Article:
School lets students pay $20 to skip detention
MISBEHAVING students are being offered a choice between after-school detention or paying a $20 fine under one Sydney school's discipline system.
Students caught with chewing gum or in possession of a permanent marker at Bede Polding College in Windsor are given the option of two hours in after-school detention or paying the fine.
Principal Kevin Jones said that the two-tiered punishment system educated the Catholic school's 1200 male and female students about the costs of removing chewing gum from carpet, or cleaning up marks.
He said the $20 goes towards paying janitors to clean up the mess but that most students do the time rather than pay the fine.
"It is one of the things we put in place just to highlight to the kids that the damage they do with things like chewing gum does actually cost all of us in the school money," he said.
"The clean-up cost is bad - it damages carpet and that sort of thing.
"We have had it (the detention or fine system) in place for a long time.
"We don't want anyone to get a sense of disadvantage, we're very careful about equity in our school."
The school appears to take a hard-line approach to discipline.
On its website its "hands off" policy states that students caught "shaking hands" would also get an afternoon detention.
Mr Jones said the zero-physical contact policy was introduced during a period of bullying and violence 10 years ago but was no longer a major problem and no student had been penalised for shaking hands during his 11-year tenure as principal.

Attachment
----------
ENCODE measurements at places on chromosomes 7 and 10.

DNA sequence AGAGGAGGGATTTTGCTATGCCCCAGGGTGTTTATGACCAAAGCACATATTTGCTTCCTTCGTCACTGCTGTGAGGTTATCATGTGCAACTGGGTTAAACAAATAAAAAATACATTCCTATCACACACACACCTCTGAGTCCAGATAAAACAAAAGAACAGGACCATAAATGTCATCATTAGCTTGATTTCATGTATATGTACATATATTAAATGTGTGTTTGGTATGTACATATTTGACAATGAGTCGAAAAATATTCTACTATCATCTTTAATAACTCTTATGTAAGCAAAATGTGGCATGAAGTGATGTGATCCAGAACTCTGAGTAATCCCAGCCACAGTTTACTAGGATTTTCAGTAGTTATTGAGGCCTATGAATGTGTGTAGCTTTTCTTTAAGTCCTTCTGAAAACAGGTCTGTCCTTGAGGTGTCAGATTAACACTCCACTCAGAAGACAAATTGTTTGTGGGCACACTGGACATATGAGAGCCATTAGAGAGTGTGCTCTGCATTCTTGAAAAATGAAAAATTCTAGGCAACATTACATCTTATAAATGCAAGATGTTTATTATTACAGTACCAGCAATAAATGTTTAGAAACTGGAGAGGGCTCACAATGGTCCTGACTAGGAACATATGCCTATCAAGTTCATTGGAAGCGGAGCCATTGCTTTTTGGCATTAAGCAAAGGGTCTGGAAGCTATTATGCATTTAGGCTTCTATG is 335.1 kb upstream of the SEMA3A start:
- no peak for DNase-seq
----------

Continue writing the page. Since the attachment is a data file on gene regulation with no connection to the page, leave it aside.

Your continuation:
University of Western Sydney education lecturer Dr Katrina Barker said she thought it would be better if the school made students clean up chewing gum themselves.
"Potentially they have done something wrong and they're able to buy themselves out of that," she said of the fine option.
"There would be some parents who would say 'I am definitely not going to pay for cleaning' … but what about the kids whose parents say, 'Don't worry about it, here is $20'?"
One of Australia's leading parenting experts and author, Justin Coulson, said allowing richer students to pay a fine instead of doing detention wasn't a good lesson in personal responsibility.
"Frankly it is stupid," Dr Coulson said.
"Forcing kids to either sit detention or pay a fine doesn't fix the culture.
"If there is ongoing challenges, then we need to come up with and apply strategies to deal with them, not punitive measures.
"This is a kind of Band-Aid solution."
NSW Parents Council president Rose Cantali said it was concerning what the school was teaching children.
"I think it quite wrong - children need to learn that if they break the rules there are consequences and you can't get out of it," she said.
"We're such a materialistic society already and children are given everything they want, they don't understand the value of money and what you're doing is feeding into that.
"There is nothing wrong with children, with breaking rules, but if a school encourages that you can get out of it by paying a fine, what are we teaching our children?
"Psychologically it won't work - it only encourages students to get out of something."